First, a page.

I can’t tell you how excited I am to finally be trying some chocolate bars made in Japan! I shared these with my family while they were visiting during the holidays because something this special has to be shared. Also, since my mother is Japanese, I wanted to make sure she got to try craft chocolate from Japan. I have had trouble finding Japanese craft chocolate in the Washington, D.C., area and I’ve had to rely on ordering online until that changes.
Cacaoken means cacao laboratory, which is a fitting name since the founders Nakano and her mother experiment with bean fermentation and cacao on their farm and research lab in Vietnam. The bars are made in Fukuoka, Japan, using Vietnamese cacao and sometimes blended with Ghanaian cacao. If you want to learn more about Cacaoken, read Cocoa Runners’ description and Q&A here. At the time I had ordered these bars from Cocoa Runners, only the white and milk chocolate bars were available.
As always, the details were in the packaging. The paper box had a smooth and natural texture while the inside contained a description for what the name of the bar meant, as well as a vacuum sealed plastic wrapper keeping the chocolate safe. My mother heard that the small size of many Japanese sweets is so that ladies can easily slip them into their handbags. We’ve seen that trend happen here in the States where mini bars are common for that reason (along with people not willing to make a commitment for a full sized craft chocolate bar). I had heard that Japanese sweets are small and individually wrapped to encourage self control, portion control and to maintain freshness.
The chocolate was so fragile that it easily broke apart at the lightest touch. The white chocolate smelled very creamy as expected and had a creamy, almost vanilla-like flavor. The creaminess was very rich, like if you were to compare condensed milk to regular milk. The aftertaste was like a delicate diminishing of the creamy flavor. The nice thing about this white chocolate bar was that it didn’t have any weird back of the throat lingering flavors like dried milk powder I’ve experienced with some white chocolate bars.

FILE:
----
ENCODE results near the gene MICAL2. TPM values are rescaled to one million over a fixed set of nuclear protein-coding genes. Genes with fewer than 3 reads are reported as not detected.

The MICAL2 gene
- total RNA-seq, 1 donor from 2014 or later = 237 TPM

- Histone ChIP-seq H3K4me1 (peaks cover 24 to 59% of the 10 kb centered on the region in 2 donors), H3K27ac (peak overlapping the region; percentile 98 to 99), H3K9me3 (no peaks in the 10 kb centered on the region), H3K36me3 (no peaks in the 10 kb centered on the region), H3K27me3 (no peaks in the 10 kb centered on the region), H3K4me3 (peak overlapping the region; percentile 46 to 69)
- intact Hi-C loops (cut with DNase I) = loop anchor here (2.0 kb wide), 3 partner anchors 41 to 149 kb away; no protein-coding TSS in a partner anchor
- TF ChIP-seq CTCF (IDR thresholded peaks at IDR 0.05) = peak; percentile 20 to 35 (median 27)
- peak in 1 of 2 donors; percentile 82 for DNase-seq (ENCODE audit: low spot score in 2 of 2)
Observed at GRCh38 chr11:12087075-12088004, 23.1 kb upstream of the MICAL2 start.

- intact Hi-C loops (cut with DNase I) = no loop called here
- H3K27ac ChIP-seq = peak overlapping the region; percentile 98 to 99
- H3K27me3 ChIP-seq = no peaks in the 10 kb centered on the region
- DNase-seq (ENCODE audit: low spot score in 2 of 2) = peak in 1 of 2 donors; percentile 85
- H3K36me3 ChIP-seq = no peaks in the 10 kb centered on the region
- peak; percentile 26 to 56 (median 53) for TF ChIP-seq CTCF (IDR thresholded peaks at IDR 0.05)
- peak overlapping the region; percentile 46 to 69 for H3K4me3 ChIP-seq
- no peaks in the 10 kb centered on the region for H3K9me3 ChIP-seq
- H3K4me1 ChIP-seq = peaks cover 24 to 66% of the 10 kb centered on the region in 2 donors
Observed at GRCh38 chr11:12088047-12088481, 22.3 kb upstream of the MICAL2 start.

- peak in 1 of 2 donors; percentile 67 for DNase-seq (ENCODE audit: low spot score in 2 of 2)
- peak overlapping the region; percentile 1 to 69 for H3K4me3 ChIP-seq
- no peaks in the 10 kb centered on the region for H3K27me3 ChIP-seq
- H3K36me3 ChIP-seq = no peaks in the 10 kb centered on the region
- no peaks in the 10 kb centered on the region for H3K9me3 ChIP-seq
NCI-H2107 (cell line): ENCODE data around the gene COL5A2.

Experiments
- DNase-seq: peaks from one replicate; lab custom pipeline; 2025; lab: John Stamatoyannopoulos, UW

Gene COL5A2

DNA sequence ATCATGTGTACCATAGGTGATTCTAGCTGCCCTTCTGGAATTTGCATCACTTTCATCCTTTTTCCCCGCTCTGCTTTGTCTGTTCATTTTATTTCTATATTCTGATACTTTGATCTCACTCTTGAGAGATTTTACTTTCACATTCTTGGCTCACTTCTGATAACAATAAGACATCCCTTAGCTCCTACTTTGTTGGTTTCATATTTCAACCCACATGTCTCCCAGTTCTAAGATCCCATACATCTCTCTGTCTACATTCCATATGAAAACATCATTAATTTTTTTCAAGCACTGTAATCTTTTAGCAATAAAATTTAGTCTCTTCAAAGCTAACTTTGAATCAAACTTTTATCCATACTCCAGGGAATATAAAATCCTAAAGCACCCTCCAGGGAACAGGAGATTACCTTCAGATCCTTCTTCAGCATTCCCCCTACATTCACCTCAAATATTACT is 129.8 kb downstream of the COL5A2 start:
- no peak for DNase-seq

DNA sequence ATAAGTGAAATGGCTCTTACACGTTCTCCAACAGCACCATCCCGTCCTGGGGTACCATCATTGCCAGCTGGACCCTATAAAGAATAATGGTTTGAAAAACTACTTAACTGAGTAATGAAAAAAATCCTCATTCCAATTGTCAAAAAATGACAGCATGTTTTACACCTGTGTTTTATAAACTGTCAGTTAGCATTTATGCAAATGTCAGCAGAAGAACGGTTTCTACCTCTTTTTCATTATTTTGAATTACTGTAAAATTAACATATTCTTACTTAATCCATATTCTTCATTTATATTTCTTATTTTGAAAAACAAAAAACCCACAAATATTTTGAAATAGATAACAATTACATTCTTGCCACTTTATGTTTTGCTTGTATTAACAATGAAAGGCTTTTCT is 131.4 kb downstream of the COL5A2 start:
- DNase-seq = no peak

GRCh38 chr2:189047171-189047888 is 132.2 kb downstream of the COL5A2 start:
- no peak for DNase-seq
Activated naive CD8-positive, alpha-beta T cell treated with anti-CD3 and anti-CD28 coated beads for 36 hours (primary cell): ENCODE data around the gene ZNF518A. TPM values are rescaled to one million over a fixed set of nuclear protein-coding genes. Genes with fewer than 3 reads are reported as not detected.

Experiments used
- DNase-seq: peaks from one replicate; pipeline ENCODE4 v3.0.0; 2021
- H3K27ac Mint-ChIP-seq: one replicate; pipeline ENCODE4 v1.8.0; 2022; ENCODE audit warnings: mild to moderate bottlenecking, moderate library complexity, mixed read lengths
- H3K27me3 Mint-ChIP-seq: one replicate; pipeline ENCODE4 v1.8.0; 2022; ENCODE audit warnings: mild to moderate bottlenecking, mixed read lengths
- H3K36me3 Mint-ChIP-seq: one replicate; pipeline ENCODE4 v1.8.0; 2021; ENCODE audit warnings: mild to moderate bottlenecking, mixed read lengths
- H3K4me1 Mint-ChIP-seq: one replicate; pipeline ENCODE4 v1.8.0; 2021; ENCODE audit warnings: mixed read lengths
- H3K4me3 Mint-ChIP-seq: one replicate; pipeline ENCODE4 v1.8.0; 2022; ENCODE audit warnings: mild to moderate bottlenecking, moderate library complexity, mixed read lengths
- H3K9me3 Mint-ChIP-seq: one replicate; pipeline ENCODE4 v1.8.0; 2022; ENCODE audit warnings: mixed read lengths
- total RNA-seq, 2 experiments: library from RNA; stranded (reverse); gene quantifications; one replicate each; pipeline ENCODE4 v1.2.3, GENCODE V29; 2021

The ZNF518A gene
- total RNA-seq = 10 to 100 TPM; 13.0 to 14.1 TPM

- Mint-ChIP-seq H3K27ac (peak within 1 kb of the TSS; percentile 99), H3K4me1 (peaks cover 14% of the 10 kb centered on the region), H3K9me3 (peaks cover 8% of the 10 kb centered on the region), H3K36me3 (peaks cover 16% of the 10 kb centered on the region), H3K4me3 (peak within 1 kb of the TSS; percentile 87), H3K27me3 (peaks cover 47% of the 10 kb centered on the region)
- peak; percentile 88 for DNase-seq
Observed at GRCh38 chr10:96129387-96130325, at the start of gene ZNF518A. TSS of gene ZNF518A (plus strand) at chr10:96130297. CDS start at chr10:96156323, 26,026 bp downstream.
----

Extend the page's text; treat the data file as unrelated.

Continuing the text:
This bar had a light chocolatey and almost savory scent. It had a touch of crunch from the sea salt and as my bite quickly melted, I got a nice flow of saltiness with creamy chocolate. The sea salt was very present and mixed into the chocolate. I actually might have preferred less salt in this bar because halfway and at the end of my bite I tasted only salt crystals. The aftertaste consisted of only chocolatey goodness, though.
This bar smelled chocolatey and I could smell the coffee. Coffee was the first flavor I could taste followed by creamy milk chocolate. The coffee gave a nice texture to the bar. The coffee grains seemed slightly larger than fine ground coffee in most coffee + chocolate bars. Just like the sea salt bar, I think I would prefer slightly less coffee granules in this bar because I could only taste the chocolate toward the beginning of of my bite melting in my mouth. But because I enjoy coffee with chocolate, this was my favorite out of the three.
I hope some day I can try more bars by Cacaoken, especially dark chocolate. I would also like to try their milk chocolate bar with sansyo some day. Overall I’m very happy to finally try chocolate made in Japan with my mother!
Cacaoken: Made in Fukuoka, Japan
These are my personal thoughts and experiences. I did not receive pay or any compensation for reviewing any products. Website links to articles, companies and other sources of information directly related to the topic written within the posts were included during the time of writing and the writer will not be held responsible for future changes on such website links. All images are original and the property of Time To Eat Chocolate unless specifically stated otherwise.